I was a financial software contractor at the State Department and DOJ for 3 years prior to law school. Because I was implementing proprietary software and received a top secret security clearance early on, I was able to climb ranks quickly and was leading an implementation team when I left. [E] spent a year as a juvenile probation officer before returning to school… [and] will graduate with a dual law/social work [degree]. [J] owned a small business in [Quintessential Small Town X] for 10 years before returning to law school.
Not too shabby. Of course this business experience will come in handy, but none of that helps with the root problem of graduates not understanding how to practice law. Well, they have an answer for that too:
We’ve had many attorneys tell us we need to spend a couple years in a firm before doing this. They cite examples such as: you need to know how to draft a complaint, or you need to know how to file with the clerk. I’ve spent three semesters in [the law school’s] clinical law program (as has [E]), and I’ve done those things many times. I’ve argued a criminal case in trial court, litigated cases in both state and federal court, and drafted a petition for rehearing en banc and supplemental brief for a case we just won in the 6th Circuit en banc. [E] is a certified mediator and has worked in our child advocacy and mediation clinics, as well as taking several semesters with a local judge doing trial practicum work. [J] has also had significant clinical [experience in addition to having run a small business].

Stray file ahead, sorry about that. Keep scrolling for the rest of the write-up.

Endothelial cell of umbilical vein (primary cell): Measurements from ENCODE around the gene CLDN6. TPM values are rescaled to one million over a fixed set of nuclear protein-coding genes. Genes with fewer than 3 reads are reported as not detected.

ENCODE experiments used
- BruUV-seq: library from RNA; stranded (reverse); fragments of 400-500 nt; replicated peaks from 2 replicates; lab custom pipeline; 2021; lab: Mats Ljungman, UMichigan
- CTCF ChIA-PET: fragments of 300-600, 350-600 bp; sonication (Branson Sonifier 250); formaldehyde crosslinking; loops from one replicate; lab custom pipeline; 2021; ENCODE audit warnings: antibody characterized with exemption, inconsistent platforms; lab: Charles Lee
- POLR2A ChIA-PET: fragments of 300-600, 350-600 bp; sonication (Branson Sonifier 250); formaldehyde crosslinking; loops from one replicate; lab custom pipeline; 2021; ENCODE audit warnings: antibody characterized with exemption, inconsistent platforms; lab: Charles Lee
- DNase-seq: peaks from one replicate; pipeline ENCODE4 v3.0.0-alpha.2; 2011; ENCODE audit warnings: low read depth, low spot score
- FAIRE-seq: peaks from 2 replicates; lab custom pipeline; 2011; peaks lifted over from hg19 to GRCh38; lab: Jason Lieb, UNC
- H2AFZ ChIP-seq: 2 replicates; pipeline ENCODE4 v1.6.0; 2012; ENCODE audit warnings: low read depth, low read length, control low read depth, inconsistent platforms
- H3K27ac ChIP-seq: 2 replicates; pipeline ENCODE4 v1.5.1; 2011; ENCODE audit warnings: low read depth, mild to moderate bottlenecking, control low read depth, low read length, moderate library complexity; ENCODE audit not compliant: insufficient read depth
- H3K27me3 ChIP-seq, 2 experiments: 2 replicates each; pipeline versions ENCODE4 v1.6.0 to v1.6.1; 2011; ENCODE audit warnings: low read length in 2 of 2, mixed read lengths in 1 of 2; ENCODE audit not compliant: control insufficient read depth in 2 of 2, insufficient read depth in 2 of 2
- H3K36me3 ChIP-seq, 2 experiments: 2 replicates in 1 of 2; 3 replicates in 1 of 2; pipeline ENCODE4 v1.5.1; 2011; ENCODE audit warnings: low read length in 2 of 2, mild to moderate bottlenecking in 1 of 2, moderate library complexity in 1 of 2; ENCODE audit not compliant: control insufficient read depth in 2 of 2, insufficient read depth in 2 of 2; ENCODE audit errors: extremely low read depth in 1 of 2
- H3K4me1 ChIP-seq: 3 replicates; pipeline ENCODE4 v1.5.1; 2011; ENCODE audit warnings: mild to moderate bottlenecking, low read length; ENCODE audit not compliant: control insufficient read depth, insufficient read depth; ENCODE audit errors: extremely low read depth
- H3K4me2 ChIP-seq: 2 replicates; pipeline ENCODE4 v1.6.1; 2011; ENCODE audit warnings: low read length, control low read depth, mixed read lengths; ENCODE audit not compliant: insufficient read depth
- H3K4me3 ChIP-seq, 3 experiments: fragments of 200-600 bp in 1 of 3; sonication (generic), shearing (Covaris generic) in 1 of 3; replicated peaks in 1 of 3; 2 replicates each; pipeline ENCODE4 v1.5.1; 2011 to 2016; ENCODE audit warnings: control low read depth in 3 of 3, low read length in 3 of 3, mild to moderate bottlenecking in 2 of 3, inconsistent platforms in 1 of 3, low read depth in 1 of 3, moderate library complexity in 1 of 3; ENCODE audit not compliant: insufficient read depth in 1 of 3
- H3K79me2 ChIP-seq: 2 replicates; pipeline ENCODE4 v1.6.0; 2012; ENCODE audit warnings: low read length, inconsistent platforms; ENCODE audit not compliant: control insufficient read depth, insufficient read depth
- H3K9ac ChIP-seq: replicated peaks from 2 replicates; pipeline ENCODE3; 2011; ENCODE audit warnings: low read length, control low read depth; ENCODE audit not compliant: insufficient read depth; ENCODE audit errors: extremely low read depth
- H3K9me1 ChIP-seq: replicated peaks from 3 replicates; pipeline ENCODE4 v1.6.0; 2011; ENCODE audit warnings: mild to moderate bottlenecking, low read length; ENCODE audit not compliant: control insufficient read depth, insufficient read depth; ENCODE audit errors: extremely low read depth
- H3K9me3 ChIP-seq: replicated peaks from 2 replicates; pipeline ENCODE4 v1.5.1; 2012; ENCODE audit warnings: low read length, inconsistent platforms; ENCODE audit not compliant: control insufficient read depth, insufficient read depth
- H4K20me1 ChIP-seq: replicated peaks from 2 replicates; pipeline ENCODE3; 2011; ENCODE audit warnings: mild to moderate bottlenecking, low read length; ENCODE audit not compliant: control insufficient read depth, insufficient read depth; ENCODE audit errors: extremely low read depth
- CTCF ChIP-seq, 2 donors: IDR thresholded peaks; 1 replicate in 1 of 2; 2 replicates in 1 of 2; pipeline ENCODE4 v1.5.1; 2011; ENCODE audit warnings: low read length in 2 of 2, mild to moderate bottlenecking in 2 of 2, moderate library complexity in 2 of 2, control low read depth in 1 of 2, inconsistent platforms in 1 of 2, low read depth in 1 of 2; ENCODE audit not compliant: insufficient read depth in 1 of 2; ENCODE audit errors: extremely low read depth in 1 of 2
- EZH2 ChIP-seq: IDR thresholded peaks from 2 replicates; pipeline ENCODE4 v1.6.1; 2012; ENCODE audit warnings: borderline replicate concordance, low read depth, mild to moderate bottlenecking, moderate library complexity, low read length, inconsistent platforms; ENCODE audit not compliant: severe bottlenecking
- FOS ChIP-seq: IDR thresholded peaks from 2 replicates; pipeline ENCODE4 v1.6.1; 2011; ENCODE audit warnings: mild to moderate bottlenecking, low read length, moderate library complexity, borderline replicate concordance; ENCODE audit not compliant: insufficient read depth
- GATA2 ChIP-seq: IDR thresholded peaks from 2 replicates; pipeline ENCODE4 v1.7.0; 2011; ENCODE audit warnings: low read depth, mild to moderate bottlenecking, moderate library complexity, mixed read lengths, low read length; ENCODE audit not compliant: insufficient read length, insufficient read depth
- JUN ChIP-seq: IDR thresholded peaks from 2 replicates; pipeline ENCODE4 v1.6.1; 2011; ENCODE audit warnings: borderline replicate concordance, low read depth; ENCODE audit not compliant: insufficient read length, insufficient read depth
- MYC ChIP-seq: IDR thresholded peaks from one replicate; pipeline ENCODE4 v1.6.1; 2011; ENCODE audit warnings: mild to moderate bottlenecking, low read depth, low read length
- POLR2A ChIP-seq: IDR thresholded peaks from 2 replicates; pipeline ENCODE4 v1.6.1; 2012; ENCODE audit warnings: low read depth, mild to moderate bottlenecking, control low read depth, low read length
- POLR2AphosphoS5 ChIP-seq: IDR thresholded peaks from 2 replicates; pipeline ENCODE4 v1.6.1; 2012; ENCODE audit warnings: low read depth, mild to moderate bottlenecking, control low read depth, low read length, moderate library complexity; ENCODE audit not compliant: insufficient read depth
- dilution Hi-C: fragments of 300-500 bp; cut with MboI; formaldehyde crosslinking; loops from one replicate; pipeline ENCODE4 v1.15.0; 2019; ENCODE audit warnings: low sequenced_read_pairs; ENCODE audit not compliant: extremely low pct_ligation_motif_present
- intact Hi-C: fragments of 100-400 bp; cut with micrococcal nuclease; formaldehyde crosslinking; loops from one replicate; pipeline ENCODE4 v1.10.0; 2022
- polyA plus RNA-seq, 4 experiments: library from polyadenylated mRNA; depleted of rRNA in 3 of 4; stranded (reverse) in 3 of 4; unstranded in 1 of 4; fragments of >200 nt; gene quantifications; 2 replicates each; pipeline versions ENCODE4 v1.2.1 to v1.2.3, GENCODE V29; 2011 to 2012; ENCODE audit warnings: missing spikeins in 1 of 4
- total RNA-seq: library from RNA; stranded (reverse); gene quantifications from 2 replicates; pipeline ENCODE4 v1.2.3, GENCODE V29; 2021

To sum up, we have three graduates from top law schools, with some highly relevant business and legal experience, who actually want to open their own practice rather than rely on the shelter of an existing firm. In my humble opinion, this is a good start. But they would like to know: “Do we ignore the warnings of practicing attorneys in the region and follow our hearts, or does that take crazy and turn it into masochistic?”
Well? What do you think? Are they crazy? I’ll be giving updates on their story here as events warrant, with no pressure on my subjects — they have plenty already.